“Oh, Aves,” I hear Sam say on a sigh. He crosses to the bed and envelopes me in those steel-strong arms of his. I lean into him and sob against his t-shirt-covered wall of chest. He holds me until I begin to calm, then leans back and caresses the tears from my face with gentle strokes.

Even though his are the only eyes I can look into without fear, I can’t do it now. My eyes flick up no higher than his mouth before going back to study the steady rise and fall of his breathing. “I’m sorry,” I whisper, ashamed.

He tilts my head up with a curled index finger under my chin. I fix my gaze on his nose, crooked from many breaks, but still my favorite nose ever. “Hey.” His soothing voice washes over me. “There’s nothing to be sorry about.” He starts to lay me back down, but I yelp in fear and cling to him. “Shh,” he coos, brushing his thick fingers through my longish dark hair. Trembling again, I finally force myself to meet his gaze. He must see the terror there, because he grimaces slightly and pulls me off the bed with him. “C’mon,” he says, indicating the door with a jerk of his head. “Let’s go get some hot chocolate.”

It’s code and I know it. But I also know Sam is in Calm Avery to Sleep mode again, so on trembling legs, I follow him into the kitchen, grateful to him—for him—as I have been since the day we met fourteen torturous years ago.

I sit at the kitchen table while he heats the milk on the stove. One of Sam’s rules is that milk must never be microwaved. He has only turned on the light above the range, so I can pretend I don’t know he’s crushing an Ambien tablet into powder. It mixes well with the hot chocolate so I don’t taste it in the final product, but we both know it’s there. Even though they’re prescribed for me, I won’t take them like normal people do. But then, there’s nothing normal about me.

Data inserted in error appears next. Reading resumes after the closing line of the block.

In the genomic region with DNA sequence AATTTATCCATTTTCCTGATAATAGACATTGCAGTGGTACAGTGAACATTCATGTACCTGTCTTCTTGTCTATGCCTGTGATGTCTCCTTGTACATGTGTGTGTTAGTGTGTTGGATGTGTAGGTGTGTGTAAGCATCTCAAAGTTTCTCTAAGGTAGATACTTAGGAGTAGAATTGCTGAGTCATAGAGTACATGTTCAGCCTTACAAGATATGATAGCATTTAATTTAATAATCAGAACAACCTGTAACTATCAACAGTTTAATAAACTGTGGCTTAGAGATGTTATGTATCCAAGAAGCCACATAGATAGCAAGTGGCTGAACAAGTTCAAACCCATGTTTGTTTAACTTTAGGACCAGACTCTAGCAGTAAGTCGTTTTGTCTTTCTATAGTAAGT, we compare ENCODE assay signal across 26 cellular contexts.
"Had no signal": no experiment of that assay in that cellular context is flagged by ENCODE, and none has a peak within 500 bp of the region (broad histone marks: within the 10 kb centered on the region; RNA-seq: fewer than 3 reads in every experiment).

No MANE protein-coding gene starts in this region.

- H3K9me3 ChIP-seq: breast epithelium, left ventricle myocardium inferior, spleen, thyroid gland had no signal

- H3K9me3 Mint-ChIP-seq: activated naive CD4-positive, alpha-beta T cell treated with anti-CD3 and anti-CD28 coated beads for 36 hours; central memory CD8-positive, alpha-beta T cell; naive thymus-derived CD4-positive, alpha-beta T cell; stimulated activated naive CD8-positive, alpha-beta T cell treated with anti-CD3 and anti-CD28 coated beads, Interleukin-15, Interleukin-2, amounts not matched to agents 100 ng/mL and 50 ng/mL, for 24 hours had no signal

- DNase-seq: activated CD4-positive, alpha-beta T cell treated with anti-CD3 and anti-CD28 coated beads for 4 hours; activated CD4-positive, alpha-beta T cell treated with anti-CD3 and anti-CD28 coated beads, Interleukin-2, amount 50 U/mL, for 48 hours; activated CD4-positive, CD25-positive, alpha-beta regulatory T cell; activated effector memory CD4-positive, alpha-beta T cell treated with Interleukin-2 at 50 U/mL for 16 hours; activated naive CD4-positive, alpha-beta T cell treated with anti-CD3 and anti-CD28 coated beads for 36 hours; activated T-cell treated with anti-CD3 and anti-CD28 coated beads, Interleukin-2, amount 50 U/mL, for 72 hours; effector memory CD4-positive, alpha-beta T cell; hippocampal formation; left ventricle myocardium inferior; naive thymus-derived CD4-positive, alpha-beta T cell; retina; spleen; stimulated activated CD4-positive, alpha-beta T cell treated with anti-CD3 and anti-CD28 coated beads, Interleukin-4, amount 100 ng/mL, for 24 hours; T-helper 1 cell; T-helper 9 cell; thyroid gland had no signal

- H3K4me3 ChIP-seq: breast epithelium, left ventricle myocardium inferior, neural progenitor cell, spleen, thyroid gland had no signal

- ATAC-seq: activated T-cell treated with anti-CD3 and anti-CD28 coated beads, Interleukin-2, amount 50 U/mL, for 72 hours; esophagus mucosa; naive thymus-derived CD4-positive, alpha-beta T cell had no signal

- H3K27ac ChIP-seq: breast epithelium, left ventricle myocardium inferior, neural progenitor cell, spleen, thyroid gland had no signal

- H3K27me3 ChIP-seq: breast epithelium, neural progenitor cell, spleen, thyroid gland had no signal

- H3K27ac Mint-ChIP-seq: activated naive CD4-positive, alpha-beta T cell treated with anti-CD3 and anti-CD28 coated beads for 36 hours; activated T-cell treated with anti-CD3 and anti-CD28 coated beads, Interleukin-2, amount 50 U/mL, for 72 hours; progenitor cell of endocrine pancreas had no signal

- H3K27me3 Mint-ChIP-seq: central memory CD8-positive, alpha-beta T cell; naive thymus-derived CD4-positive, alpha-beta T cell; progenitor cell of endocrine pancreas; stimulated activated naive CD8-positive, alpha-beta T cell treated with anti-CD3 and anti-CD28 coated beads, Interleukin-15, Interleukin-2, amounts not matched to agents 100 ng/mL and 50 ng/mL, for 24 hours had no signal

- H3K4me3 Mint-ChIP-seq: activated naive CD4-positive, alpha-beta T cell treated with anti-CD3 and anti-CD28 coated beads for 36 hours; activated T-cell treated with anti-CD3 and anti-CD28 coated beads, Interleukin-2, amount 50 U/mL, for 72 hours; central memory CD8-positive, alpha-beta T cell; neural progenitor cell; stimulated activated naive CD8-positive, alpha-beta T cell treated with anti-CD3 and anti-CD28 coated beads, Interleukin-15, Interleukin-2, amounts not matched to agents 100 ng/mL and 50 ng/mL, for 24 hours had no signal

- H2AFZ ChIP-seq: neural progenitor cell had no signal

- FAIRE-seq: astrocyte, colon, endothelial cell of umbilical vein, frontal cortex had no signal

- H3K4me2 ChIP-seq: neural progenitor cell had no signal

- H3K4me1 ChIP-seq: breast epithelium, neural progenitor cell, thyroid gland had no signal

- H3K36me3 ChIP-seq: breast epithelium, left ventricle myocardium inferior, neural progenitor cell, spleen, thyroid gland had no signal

I feel hot tears bubbling up from my belly, but I force them down, hugging myself against the cool night air. I refuse to let myself think about the reason I have that Ambien prescription. Of all the painful memories I have—and I have few that aren’t, and all of those involve Sam—those are the worst.

Sam’s gentle hand on my shoulder brings me back to the present. He hands me my mug and I get up and follow him to the living room where we settle together on the couch. I curl up against him as he turns on the television.

“Sorry,” he says when I duck my face against his chest to avoid the too-harsh light of the TV. He quickly mutes the sound and changes the setting from Dynamic to Movie, making the picture on the screen dimmer and more appropriate for the low light in the room.

He swings an arm over my shoulder and gives me a brief squeeze. “Wanna talk about it?” he asks gently.

I shake my head no, clamping down hard on the resurgent terror. “I—I don’t remember,” I whisper. It’s mostly true. I rarely recall specifics from my nightmares, just the overwhelming terror of them. Sam knows this, but he always asks. He’s there to help me pick up the pieces, just as he has from the beginning.

I sip my doctored drink and he copies my actions. I know we’ll both be able to sleep, thanks to Dr. Sam, but until then, I let myself absorb the comfort my best friend and roommate offers.